Changing Skills for a Changing World - Torino Process 2017

Highlights from closing conference of Round 4. of the Torino Process - the ETF's flagship evidence-based evaluation tool for vocational education and training policy reform.

The closing conference of the fourth round of the Torino Process - the ETF's flagship evidence-based evaluation tool for vocational education and training policy reform - opened June 7 in Turin.

More than 300 delegates from 28 of the ETF's 29 partner countries, representatives of EU and international organisations gathered at a conference venue at the Lingotto building that once housed Fiat's famous modernist factory building.

Built in 1923 - and arguably made world famous when its rooftop testing track featured speeding Minis in the iconic British movie of 1969 starring Michael Caine - the Lingotto now houses cinemas, shops, university facilities and hotels.

It was a fitting venue for a conference looking forward to the key role skills training has to play in addressing the economic and social challenges of a fast changing world.

Opening the conference, Madlen Serban, who is stepping down as head of the ETF, introduced her successor Cesare Onestini, until recently the deputy head of the EU Delegation in Delhi.

Ms Serban underlined the importance of widening the scope of the ETF's work with partner countries to meet and embrace change. "Do we want to make progress in perpetuating in what does not work or to make progress in changing the world?

'The ETF wants to give a purpose not only through work but coming together creating communities,' Ms Serban said.

The evolving nature of the Torino Process - from an analytical tool that, when it launched in 2010, focused on assessing the existing state of VET in partner countries, to a multi-purpose policy lever that is increasingly used to effect change and implement reform - was vividly put into context by contributions from two expert panels during the conference opening afternoon.

Arman Toskanbaev, a 26 year old businessman and entrepreneur from Kazakhstan told a panel on 'Setting the Context' that although he had not benefitted from a Higher Education, by the time he was 17, taking note of inspirational teachers, he already understood that he could teach himself all that he needed to be capable in any field he chose to put his mind to.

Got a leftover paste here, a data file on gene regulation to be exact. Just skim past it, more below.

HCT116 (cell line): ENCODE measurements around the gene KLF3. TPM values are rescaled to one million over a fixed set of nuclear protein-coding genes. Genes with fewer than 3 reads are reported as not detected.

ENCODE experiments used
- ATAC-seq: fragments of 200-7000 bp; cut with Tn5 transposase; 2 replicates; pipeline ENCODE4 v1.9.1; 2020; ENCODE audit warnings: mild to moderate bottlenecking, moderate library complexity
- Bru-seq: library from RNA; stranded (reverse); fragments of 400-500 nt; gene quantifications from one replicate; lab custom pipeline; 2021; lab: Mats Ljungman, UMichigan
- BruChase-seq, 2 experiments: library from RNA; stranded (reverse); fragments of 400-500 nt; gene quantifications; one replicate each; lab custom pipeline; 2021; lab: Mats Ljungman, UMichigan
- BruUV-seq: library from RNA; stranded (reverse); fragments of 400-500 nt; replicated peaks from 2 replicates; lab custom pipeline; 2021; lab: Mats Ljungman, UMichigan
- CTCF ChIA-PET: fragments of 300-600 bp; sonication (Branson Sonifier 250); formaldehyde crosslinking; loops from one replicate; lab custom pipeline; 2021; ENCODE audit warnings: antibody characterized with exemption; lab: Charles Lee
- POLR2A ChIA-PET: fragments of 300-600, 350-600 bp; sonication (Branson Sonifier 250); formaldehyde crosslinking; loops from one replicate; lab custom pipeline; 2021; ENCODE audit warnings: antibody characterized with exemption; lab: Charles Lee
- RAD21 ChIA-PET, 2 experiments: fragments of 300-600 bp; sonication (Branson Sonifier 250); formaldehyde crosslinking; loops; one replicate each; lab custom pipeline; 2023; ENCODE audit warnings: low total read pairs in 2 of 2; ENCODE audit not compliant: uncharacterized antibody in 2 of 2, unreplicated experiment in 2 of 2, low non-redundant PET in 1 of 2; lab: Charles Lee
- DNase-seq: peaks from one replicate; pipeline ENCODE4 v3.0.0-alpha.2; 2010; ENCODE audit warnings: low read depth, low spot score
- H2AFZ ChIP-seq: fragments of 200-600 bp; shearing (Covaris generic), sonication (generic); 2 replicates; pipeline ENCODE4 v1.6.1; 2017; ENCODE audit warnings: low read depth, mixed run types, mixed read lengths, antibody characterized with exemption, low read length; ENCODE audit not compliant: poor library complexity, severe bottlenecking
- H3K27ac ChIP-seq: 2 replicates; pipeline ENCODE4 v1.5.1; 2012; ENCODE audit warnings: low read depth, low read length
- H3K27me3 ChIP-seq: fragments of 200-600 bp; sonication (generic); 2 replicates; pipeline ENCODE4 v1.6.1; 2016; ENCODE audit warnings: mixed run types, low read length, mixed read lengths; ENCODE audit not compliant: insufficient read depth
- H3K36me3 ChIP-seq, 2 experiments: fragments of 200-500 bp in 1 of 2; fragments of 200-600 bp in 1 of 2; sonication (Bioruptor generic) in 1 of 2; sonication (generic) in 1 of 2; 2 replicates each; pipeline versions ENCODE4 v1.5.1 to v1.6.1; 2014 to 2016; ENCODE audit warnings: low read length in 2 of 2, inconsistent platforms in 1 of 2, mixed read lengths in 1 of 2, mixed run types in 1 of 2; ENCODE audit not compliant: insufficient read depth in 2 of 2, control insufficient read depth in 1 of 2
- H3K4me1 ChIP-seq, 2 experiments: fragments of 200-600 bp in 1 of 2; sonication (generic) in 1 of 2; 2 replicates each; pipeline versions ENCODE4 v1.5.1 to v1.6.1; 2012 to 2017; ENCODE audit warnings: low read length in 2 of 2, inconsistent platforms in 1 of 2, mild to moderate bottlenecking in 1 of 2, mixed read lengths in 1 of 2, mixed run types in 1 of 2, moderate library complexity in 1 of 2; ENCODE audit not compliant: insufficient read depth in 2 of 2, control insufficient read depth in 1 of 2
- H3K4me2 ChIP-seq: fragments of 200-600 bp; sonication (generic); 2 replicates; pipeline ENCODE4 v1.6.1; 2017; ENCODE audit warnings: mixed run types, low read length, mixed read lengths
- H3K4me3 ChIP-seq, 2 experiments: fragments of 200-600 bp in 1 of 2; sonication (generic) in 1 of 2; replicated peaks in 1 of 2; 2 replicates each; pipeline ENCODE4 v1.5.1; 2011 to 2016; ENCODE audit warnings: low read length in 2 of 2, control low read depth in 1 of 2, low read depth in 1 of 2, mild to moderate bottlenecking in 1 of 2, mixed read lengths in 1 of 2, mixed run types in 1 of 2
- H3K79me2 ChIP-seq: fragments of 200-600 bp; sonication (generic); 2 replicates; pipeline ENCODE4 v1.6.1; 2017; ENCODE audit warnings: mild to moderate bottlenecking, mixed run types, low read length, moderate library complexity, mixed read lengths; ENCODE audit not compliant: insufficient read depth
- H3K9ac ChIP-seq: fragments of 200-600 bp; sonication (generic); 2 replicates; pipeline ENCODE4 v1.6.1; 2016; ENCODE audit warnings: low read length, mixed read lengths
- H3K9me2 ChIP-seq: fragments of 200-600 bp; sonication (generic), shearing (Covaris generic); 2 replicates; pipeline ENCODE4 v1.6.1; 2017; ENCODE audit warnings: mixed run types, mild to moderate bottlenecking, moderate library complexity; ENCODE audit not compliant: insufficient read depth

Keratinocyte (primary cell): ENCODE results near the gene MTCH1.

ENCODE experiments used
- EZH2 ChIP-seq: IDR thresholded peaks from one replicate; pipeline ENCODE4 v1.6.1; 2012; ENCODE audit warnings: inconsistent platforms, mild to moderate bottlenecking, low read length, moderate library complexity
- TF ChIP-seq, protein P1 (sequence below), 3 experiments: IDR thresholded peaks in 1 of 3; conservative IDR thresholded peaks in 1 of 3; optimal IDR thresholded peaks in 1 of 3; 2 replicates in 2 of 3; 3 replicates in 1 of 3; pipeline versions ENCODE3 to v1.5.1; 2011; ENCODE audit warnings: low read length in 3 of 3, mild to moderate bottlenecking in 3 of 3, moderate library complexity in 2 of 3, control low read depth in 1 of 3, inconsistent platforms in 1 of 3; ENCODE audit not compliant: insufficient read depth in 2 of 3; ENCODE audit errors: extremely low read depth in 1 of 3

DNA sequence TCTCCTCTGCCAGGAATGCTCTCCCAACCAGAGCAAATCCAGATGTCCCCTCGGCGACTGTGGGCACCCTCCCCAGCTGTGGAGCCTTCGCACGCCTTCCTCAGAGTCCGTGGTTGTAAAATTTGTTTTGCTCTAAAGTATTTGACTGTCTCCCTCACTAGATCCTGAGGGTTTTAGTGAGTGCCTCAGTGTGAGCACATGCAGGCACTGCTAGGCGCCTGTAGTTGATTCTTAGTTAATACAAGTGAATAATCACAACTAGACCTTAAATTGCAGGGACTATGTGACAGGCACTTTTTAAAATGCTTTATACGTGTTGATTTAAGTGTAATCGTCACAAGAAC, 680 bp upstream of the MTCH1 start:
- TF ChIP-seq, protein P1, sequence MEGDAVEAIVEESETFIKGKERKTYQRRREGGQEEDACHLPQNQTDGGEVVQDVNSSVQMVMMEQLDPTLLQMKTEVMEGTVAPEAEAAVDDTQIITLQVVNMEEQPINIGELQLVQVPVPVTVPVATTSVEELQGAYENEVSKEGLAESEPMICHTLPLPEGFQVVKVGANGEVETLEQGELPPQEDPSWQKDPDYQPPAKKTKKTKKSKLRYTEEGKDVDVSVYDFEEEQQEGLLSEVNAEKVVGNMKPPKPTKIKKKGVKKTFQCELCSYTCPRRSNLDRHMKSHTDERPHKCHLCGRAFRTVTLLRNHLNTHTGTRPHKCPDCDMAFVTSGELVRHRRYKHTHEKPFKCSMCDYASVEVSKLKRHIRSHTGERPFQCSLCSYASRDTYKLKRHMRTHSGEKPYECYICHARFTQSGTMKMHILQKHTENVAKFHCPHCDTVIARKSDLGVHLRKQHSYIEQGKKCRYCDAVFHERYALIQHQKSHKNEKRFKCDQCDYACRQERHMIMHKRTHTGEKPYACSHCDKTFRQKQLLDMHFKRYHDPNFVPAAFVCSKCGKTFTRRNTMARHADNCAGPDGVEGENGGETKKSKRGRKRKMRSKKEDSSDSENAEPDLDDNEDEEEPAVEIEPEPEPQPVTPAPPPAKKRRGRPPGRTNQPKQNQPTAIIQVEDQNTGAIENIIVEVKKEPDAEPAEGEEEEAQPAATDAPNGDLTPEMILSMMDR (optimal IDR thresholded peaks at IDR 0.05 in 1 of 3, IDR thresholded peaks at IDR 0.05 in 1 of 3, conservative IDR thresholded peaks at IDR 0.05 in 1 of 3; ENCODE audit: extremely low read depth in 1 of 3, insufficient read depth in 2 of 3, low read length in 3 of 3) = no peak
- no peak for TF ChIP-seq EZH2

Now with ten years' experience in business to his credit, ranging from dealing in computers to high-end watches - and a published author of a book entitled 'From Idea to Business'- Mr Toskanbaev told delegates that education was failing to produce young people with transferable, entrepreneurial skills.

James Calleja, director of the ETF's affiliated organisation CEDEFOP - which works with VET issues within the EU - said that its latest survey showed that large numbers of workers are rarely offered the opportunity to upgrade their skills in the worksplace and much skills training takes place informally, peer-to- peer or through their own efforts.

The need to have a global joined-up thinking and approach to education and training was emphasised by an expert panel that focused on the United Nation's 2030 Agenda for Sustainable Development. Jafar Javan, director of the UN System Staff College, said the 'very ambitious' policy, based on a global survey and supported by all UN member countries, was a 15 year programme that aims to achieve 17 goals including 169 specific targets to eradicate poverty, promote sustainable and inclusive economic growth and tackle.

The Torino Process conference continues June 8 with detailed sessions designed to introduce delegates to the five key concepts upon which the Fifth Round will be centred: Delivery, cooperation, diversification, innovation and the future.

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